How To Take Viagra: Does It Matter If I Take Viagra With Water Or Milk?

UPGUYS > Blog > ED Treatment > How to Take Viagra: Does It Matter If I Take Viagra With Water or Milk?

Written by the UPGUYS Editorial Team Published on March 10, 2022

Did you know that approximately 40% of men in their 40s experienced erectile dysfunction? The Canadian Study of Erectile Dysfunction teamed up with the Massachusetts Male Aging Study (MMAS) and found that erectile dysfunction (ED) increases by 10% every decade.

Are you wondering how to take Viagra? The familiar blue pill is widely used in Canada, but you should follow prescription guidelines on how and when you should take it like any other prescription medication. If you're still stuck, we have put together a complete guide on what to take with Viagra, so keep reading for more information!

In this article, we talk about the following:

  • How to take Viagra
  • What happens if I take Viagra with water?
  • What happens if I take Viagra with milk?
  • What happens if I take Viagra with juice?
  • What foods should I take with Viagra?
  • What foods shouldn't I take with Viagra? 
  • Key Takeaways

How To Take Viagra

Viagra is a once-daily medication that should be taken 30 minutes to four hours before sex. Viagra should not be taken more than once per day, and it should only be used as needed. 

The only form Viagra comes in at this time is an oral tablet that must be swallowed. A physician may prescribe three main prescription strengths: 25 mg, 50 mg, and 100 mg. Here are a few ways you can take Viagra, which will be addressed in more depth below:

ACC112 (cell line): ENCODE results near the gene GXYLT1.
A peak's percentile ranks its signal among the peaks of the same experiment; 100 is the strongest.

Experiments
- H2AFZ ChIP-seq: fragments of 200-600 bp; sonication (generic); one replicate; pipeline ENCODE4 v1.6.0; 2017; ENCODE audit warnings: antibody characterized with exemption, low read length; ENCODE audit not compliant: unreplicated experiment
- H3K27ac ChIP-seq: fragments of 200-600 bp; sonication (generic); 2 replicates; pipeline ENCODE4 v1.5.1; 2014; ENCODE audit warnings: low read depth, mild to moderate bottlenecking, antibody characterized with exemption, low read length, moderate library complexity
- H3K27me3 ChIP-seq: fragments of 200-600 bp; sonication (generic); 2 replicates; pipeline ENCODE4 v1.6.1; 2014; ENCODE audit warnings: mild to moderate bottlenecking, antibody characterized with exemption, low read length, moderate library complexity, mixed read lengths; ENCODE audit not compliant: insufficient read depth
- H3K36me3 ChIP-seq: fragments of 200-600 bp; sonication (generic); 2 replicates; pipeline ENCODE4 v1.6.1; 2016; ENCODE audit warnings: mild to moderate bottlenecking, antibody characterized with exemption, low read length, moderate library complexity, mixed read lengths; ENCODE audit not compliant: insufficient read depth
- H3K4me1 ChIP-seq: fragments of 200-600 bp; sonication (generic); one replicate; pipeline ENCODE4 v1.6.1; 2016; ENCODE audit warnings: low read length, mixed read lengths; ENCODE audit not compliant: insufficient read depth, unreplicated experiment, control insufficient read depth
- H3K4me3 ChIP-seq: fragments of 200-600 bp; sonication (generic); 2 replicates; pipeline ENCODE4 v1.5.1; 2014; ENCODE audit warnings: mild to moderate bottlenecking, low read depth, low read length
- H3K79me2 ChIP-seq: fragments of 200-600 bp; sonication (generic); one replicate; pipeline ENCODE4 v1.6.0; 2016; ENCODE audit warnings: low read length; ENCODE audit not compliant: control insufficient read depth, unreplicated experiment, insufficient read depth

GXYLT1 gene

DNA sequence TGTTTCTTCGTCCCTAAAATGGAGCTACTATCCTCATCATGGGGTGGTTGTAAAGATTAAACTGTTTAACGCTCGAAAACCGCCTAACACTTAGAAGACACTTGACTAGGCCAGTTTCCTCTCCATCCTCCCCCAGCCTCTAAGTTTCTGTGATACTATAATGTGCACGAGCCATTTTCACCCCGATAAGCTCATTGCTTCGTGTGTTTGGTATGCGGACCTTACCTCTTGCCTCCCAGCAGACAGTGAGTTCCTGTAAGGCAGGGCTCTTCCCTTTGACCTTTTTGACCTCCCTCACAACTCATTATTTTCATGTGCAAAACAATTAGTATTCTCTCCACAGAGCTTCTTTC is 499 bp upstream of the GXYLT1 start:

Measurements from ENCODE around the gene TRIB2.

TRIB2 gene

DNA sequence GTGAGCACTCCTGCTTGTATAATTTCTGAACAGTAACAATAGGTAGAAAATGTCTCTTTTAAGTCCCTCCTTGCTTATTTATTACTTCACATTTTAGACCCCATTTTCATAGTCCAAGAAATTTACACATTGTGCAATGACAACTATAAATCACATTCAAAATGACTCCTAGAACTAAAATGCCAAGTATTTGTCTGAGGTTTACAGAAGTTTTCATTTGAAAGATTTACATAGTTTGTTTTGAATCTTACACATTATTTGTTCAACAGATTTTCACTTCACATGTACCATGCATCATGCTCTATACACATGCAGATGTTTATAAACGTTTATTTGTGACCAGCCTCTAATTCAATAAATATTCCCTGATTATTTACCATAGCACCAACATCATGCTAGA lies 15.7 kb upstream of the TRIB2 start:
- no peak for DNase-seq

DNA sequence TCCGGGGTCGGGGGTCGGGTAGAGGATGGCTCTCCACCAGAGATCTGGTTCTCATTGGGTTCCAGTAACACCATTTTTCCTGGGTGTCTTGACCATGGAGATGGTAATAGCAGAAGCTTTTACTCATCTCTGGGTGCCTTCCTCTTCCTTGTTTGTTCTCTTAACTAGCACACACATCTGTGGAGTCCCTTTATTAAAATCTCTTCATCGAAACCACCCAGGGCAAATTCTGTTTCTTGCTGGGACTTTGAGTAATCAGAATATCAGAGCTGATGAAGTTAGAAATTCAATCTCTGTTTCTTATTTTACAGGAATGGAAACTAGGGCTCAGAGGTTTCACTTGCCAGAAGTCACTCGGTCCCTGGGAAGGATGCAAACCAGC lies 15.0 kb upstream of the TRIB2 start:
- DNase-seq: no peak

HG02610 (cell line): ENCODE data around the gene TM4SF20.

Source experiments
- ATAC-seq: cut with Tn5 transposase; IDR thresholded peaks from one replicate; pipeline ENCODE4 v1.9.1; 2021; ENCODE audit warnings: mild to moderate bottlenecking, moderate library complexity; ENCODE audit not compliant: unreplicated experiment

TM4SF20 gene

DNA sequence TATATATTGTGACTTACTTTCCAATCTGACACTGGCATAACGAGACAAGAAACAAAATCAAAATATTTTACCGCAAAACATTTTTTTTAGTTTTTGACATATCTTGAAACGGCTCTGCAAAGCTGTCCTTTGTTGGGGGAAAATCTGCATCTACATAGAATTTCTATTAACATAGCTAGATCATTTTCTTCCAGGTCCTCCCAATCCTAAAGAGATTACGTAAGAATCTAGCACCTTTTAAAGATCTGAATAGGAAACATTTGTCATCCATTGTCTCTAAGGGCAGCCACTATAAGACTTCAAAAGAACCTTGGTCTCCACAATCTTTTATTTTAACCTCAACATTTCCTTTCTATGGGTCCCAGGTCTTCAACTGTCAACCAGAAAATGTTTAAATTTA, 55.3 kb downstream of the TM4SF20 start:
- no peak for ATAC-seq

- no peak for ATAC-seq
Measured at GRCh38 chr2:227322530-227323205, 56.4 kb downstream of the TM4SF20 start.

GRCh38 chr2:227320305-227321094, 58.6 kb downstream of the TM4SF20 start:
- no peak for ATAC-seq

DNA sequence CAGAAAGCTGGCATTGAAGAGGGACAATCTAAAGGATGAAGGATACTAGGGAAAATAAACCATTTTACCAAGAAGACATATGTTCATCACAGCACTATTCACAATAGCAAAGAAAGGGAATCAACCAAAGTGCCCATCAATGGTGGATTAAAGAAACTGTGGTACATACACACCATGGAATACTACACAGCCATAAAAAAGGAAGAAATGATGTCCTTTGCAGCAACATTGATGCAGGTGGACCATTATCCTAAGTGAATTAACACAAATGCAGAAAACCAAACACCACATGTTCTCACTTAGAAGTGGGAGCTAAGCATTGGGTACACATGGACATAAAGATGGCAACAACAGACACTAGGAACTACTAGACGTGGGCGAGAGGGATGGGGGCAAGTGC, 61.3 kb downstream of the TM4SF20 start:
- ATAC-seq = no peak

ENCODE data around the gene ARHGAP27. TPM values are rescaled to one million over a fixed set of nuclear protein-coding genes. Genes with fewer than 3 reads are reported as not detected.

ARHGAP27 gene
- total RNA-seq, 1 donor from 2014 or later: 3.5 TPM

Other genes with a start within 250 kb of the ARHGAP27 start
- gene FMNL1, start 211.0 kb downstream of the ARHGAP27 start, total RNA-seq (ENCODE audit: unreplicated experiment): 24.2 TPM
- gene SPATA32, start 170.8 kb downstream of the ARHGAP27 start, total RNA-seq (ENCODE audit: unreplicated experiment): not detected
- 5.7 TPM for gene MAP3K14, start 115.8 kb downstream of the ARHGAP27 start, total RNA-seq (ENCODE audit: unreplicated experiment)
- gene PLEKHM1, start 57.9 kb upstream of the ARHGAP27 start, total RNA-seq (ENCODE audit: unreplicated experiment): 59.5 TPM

• With or without food
  • Water
  • Milk

The effectiveness and potential side effects can change based on how you take it. For best results, you should aim for one hour before sex and on an empty stomach. Keep in mind - Viagra should not be combined with other ED medication such as Cialis. 

If you combine medication that targets the same receptors, you risk serious side effects. You should also never increase your dosage independently without consulting your physician first. While Viagra is not meant for long-term use, your physician can discuss changes if you don't see results. 

What Happens If I Take Viagra With Water?

Water is the easiest and most commonly used form to take Viagra. Taking the medication with water allows it to quickly pass from your mouth into your digestive system. Water is also helpful for medications that don't react well with calories and other nutrients in your system.

As a rule of thumb - Viagra (and most medications) should be taken with a full glass of water unless your physician has stated otherwise. Some medications require more water since it may dehydrate you, but for Viagra, stick with an eight-ounce glass, and you should be good to go!

What Happens If I Take Viagra With Milk?

Taking the medication with milk becomes a bit trickier. If you are lactose intolerant or have allergies to ingredients in milk, you should avoid taking Viagra with it. Otherwise, milk is a viable option for taking Viagra, but it can slow its effectiveness. 

Milk has fat that can help your stomach feel fuller, but it can also potentially slow down the effectiveness of Viagra. While it isn't necessarily a bad reaction, just remember that you may notice a difference in the time it takes for an erection between water and milk.